How A Unity Ceremony Can Add To Your Wedding
Updated: Jul 23, 2020
You've heard of "tying the knot", you know, it's what you're about to do! But why do we use the phrase when we are talking about weddings?
The History of Knots
Ancient Celtic pagans made joining two people in a wedding ceremony tangible by physically wrapping cord around their hands. The pagan Celts called it handfasting. This tradition was common in Celtic weddings, becoming a fixture of their wedding ceremonies, with ornate cords. While it's no longer practiced in every wedding, handfasting is a beautiful way to visibly symbolize two people's commitment to one another. And the knotted cord becomes a treasured keepsake of the couple.
Handfasting, or literally tying the knot, isn't the only way to make a physical representation of your relationship. Here are a few other rituals you can incorporate into your ceremony.
A unity candle is a candle lit by both sides of the couple simultaneously. It typically is a large, sometimes ornately decorated, pillar candle. The bride and groom, bridges, or grooms light smaller candles so that they may touch the flames to the larger candle's wick, lighting it. Sometimes the family of the couple light candles first, using them to light the couple's candles; the family involvement is to show that the relationship is supported by the couple's extended family. (Some couples may wish to light the candle without family, which is completely fine and doesn't detract from the ceremony.) After the central unity candle is lit, the couple may leave their candles lit, symbolizing that they retain their individuality, or blow them out to symbolize that their lives are permanently joined.
This isn't without operational risks, particularly when outdoors. A gentle breeze may extinguish the candles, and that could be awkward!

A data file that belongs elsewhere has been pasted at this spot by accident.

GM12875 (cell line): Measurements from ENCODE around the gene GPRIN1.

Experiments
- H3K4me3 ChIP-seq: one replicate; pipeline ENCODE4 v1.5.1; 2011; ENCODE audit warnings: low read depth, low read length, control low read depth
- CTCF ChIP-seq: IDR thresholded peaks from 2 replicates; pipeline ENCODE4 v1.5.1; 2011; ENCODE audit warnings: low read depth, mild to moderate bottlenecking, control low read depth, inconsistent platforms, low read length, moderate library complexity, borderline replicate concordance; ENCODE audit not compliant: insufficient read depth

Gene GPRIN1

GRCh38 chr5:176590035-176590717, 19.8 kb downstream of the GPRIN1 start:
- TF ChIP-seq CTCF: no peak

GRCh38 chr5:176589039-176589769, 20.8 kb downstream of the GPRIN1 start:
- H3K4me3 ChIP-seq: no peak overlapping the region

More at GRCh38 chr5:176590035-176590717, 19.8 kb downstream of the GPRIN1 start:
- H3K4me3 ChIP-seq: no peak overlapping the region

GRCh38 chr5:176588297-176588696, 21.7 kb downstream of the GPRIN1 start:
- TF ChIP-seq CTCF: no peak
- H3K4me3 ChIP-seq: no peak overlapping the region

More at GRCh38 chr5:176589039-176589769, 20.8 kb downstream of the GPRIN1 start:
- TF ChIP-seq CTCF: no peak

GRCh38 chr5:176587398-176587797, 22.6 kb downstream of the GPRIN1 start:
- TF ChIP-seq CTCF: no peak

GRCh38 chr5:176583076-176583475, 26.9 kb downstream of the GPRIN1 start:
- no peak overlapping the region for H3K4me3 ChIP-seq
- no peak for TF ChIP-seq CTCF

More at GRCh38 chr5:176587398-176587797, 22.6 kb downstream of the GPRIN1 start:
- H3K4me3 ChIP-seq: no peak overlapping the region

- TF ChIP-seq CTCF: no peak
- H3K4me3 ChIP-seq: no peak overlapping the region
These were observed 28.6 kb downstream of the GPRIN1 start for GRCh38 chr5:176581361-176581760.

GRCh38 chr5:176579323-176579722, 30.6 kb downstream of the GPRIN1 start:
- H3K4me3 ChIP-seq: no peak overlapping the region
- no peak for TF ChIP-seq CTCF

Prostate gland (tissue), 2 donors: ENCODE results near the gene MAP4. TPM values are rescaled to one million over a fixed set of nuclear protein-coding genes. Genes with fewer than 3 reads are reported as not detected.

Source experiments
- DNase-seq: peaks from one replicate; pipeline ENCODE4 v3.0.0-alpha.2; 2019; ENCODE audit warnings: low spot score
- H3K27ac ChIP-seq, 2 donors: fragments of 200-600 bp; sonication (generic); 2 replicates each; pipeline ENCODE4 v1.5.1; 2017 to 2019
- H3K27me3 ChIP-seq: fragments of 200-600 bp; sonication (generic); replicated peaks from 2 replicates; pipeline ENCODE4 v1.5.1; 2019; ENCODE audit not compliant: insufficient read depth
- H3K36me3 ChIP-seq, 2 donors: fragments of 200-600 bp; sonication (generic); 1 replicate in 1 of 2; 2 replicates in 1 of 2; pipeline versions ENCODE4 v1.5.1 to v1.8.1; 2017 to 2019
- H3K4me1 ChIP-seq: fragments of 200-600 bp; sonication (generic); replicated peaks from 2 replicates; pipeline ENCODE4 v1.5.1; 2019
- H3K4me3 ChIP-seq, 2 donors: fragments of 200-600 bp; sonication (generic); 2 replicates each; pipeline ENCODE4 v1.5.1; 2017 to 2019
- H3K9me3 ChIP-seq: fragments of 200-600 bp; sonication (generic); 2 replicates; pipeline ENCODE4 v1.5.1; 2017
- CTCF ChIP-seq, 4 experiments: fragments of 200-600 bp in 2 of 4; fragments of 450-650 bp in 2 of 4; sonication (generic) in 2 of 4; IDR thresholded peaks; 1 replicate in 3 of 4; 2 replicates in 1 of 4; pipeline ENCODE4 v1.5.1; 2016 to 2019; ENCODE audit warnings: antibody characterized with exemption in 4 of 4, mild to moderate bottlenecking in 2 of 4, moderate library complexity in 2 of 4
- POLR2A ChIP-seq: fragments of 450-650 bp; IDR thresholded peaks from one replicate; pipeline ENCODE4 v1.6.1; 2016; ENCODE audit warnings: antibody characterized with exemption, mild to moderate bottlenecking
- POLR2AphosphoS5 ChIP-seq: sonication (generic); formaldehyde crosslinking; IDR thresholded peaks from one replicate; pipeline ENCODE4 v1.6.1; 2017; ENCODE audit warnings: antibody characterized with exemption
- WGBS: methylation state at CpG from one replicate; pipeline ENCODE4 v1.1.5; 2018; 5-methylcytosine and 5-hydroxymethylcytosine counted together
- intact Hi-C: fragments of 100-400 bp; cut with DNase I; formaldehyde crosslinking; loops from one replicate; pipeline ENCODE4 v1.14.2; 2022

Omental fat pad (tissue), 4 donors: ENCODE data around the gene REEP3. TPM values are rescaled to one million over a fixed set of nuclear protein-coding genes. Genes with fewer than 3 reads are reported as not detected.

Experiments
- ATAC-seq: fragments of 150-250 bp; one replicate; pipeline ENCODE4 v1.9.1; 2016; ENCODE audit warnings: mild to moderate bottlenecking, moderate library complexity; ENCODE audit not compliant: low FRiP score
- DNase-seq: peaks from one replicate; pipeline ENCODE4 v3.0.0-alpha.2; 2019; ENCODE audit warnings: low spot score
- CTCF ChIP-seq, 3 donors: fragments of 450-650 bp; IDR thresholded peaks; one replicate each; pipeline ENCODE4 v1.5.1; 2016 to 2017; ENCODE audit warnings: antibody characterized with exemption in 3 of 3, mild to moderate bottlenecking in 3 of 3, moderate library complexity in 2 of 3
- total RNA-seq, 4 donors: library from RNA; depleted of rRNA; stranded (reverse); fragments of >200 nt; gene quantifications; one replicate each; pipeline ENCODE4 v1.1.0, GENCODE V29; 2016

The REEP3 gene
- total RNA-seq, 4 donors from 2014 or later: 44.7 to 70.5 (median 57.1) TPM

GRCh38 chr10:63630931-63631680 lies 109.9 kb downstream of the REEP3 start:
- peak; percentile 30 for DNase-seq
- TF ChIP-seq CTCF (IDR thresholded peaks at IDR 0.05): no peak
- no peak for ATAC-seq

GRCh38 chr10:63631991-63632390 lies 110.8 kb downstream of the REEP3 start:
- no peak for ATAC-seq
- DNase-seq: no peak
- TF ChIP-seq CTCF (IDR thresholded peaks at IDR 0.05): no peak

The couple may like the idea of planting a tree seedling together as a metaphor for the relationship growing over time. I love using a tree to symbolize a relationship; small and unsteady at first, nurtured the tree grows strong with time. On the other hand, for a long established couple, this may not be the right imagery.
This is also not without operational risk however. Planting a tree means digging in dirt. That could spell disaster should some dirt make it onto a wedding dress.
The couple could pause during the ceremony to pen (brief) love letters to one another. These letters are then sealed in a container to be opened and read in the future, such as on an anniversary. This is a lovely and romantic way to extend the magic of the ceremony into the future.
In this ritual, the couple often drives nails into the top of a wooden box (that the love notes have been placed in). If I may offer a pro tip: pre-drive the nails so that one whack of the hammer is all that's required, or use a box that is already assembled with a small slot in the top to deposit the letters. A copy of the vows can also be dropped in the box.
If highlighting that two individuals come together to form a new union that is a hybrid of both appeals to you, a sand ceremony might be in order. To do this, sand of different colors is poured from glass containers into a third, larger container. The bride and groom, grooms, or brides, do this together at once. Then the officiant explains that the sand grains become intermixed, and cannot be separated.
Using contrasting colors of sand helps with the visual impact. You could slightly modify the ceremony to use very (and I mean very) small gravel of different colors.
The couple could mix wines to illustrate two becoming one, similar to the sand ceremony. Typically this is done with a white wine (riesling, anyone) and a rosé. Each member of the couple would pour a small amount of wine from a glass container into a third, then they could sip the wine if they wish.
These ceremonies can be very romantic and full of symbolism. Your officiant will help you pick out a ceremony (and there are plenty of others as well) and will explain to your guests, either before or during the ritual, what they represent.
Images in this post used under Creative Commons Attribution 2.0 license.